Campus News / Features

NY Times Staff Speaks with WPU Students

Photos and Story By Caroline Pierce

Staff Writer

New York Times employees Nathalie Nieves and Natalie Shutler gave William Paterson students a rare look inside one of the world’s most revered news institutions during a visit to Dr. Nicholas Hirshon’s Research Methods class on Nov. 17.

DSC_0952 Natalie Shutler (left) and Nathalie Nieves.JPGNieves, an index compiler at the Times who assigns tags to news stories in order to help readers search for them, called for change at a department where she said that she is the “youngest and darkest.” Nieves complained that the Times has tags for minority groups like blacks and Latinos but not for whites, giving the impression that being white is “the norm.”

Speaking to Hirshon’s students in Hobart Hall Room 143, Nieves said that she pushed for a “whites” tag but received resistance from higher-ups at the Times.

“This is not the default,” said Nieves, who is Latin-American. “That is not New York.”

dsc_0991-wpu-student-leyda-gonzalez-asks-a-questionShutler, an editor for the Room for Debate blog on the Times’ website, agreed with Nieves that the Times has a lot of “institutional cobwebs.”

Shutler called for a “new way of understanding” in the newsroom.

“Journalism has been an old white guy profession,” she said, adding that news outlets need “different writers and voices.”

Nieves and Shutler said the Times must adapt to the nation’s changing racial makeup, especially in the Times’ hometown.

“We need diversity in the field,” Shutler said before a group of racially diverse students taking notes during her presentation.

She encouraged students in the audience to work for news outlets like the Times, contending they need younger, fresher and more diverse employees.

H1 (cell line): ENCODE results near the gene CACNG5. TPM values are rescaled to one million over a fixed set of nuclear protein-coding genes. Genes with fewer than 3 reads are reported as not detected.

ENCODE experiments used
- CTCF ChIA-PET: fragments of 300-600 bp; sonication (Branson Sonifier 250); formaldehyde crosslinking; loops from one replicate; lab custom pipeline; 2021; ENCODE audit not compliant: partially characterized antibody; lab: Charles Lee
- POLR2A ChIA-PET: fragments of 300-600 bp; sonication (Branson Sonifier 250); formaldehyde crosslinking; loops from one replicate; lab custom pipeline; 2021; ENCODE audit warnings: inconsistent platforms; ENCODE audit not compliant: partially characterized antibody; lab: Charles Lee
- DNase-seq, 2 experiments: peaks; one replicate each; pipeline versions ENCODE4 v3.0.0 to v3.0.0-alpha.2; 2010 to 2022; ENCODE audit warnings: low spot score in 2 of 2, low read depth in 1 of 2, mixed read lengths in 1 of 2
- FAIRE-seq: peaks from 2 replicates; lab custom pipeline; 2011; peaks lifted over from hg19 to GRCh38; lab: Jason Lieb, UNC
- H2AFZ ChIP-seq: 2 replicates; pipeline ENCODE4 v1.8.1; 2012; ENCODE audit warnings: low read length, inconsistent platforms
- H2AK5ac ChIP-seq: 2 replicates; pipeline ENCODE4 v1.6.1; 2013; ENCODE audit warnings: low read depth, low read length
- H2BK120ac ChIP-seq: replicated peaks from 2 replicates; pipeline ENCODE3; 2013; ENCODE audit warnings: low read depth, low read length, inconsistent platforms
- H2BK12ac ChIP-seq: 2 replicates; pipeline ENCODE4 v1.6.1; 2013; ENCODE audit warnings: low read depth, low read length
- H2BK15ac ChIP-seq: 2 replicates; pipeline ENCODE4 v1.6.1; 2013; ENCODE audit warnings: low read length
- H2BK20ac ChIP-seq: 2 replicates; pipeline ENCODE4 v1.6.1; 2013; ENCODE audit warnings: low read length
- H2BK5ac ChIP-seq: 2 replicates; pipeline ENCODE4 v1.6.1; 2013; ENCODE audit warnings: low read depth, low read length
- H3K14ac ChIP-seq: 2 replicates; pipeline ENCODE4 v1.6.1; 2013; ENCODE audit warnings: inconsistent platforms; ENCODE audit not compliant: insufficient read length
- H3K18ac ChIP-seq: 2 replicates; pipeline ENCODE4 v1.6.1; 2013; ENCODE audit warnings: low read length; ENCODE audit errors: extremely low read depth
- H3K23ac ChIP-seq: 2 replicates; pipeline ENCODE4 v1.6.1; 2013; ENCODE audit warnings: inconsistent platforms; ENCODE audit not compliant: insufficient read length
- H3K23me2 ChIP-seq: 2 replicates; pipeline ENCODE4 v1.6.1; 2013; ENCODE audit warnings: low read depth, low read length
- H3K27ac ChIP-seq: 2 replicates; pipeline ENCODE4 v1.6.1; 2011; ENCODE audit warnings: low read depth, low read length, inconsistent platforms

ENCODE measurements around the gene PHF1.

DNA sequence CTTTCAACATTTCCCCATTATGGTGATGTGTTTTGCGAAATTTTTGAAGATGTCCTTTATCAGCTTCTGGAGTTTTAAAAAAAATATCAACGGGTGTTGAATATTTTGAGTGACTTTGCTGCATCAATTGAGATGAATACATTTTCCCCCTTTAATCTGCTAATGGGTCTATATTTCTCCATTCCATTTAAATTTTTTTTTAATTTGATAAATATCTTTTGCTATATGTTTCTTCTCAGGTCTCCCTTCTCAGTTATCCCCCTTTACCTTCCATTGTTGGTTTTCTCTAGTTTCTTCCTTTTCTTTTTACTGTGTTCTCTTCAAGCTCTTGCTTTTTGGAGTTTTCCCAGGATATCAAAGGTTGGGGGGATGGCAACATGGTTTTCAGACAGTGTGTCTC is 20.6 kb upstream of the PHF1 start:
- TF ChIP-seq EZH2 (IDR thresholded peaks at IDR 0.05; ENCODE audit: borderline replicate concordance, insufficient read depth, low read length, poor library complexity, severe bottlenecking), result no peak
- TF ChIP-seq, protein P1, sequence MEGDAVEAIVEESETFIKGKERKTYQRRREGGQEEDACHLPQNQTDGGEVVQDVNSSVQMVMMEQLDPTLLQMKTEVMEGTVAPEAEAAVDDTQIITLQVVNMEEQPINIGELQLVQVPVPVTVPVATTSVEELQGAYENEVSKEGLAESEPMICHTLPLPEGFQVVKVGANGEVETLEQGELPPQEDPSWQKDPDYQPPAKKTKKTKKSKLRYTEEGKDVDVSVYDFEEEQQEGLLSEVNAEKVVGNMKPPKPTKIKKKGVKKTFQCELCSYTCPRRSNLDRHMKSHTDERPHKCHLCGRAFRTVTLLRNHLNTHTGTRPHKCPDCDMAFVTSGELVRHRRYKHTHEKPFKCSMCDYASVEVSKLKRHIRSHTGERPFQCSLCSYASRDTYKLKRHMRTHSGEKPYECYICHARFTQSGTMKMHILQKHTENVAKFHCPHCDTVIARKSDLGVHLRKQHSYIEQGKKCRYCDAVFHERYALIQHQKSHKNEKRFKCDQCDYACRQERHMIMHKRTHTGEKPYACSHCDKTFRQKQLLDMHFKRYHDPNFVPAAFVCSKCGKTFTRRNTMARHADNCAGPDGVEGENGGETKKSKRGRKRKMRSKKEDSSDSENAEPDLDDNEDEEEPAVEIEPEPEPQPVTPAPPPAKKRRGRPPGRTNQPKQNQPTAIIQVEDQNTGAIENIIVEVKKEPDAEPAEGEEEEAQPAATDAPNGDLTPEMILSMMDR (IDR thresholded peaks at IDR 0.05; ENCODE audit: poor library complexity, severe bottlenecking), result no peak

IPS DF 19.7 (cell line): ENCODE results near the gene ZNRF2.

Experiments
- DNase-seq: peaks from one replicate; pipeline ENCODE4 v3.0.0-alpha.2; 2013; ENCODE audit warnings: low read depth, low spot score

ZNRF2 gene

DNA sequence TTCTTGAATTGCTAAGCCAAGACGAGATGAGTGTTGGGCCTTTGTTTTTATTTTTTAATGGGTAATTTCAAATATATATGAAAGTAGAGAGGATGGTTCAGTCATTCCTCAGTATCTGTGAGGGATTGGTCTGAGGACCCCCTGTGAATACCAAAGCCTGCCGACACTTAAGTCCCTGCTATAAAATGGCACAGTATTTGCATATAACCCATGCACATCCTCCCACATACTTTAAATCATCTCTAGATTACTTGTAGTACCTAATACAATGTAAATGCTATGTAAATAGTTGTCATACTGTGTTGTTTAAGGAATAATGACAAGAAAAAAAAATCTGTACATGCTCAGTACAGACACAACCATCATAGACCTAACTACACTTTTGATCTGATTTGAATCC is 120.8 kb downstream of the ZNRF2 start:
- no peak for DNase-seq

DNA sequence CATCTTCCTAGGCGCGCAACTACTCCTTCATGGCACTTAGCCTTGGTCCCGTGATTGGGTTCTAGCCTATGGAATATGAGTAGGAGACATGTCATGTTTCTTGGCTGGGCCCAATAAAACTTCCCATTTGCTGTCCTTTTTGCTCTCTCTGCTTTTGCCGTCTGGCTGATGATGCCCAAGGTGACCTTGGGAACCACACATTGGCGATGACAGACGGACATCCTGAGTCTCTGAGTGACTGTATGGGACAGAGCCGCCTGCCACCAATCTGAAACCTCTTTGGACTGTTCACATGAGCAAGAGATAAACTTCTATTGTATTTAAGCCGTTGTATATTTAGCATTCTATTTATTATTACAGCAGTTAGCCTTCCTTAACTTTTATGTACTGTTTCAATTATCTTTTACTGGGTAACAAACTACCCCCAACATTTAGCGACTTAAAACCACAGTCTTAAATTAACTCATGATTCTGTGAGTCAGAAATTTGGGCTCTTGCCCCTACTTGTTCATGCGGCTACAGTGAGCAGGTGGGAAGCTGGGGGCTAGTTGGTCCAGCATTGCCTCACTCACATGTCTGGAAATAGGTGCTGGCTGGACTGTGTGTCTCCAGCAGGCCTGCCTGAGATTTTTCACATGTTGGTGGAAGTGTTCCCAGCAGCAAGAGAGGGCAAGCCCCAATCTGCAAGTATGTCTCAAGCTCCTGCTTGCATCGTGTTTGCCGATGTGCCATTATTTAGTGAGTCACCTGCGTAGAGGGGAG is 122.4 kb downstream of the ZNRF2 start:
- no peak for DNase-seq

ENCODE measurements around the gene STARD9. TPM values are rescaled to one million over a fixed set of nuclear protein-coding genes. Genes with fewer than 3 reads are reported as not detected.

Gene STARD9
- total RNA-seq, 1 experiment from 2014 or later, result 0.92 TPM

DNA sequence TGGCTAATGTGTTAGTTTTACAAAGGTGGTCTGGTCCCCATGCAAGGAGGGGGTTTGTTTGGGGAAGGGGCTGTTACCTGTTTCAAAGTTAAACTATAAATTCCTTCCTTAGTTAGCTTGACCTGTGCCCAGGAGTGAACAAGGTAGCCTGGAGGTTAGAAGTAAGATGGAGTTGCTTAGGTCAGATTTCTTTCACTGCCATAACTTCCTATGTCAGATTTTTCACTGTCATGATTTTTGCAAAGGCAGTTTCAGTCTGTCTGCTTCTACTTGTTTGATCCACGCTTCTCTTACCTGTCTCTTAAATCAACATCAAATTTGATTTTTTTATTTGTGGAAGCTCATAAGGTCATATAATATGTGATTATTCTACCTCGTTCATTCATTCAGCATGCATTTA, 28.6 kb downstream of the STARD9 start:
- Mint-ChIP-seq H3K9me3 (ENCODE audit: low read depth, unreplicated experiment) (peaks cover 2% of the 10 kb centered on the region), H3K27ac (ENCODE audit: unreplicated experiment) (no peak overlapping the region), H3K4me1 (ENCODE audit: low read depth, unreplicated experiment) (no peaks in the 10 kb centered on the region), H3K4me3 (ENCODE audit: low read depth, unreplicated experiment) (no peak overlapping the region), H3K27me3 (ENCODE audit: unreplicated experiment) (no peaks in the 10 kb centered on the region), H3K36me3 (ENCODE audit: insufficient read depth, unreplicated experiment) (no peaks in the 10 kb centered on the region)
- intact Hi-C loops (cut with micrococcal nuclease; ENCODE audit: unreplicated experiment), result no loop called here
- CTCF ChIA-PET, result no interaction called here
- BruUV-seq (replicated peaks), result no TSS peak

Shutler discussed the importance of women and minorities working for news outlets because they have different voices that can help tell different stories.dsc_0976-wpu-student-alissa-lopez-takes-notes-while-natalie-shutler-talks

“That’s what communications is –telling stories,” she said.

She also advised students to “be present.”

She told them to take advantage of opportunities and not let them pass by because of self-doubt.

“You really do miss all the shots you don’t take,”Shutler said.

Nieves described applying to work at the Times and initially thinking she would not get the job.

Nieves and Shutler were the latest in a long line of professional journalists, including reporters from the Associated Press, Newsday, and Wall Street Journal, who have spoken in Hirshon’s classes this semester.

Hirshon, in his first semester teaching at William Paterson University, was formerly a reporter for the New York Daily News and freelanced for the New York Times and Wall Street Journal.

DSC_1000.JPGAll students are welcome to attend the next guest-speaking event at 7:30 p.m. on Dec. 1, when ABC News ed
itor Paul Shin, a former editor at the Daily News, will speak at Hirshon’s class in Hobart 143.

Shin recently released his first novel, “Half Life,” about a nuclear scientist in paranoid North Korea in 1997.



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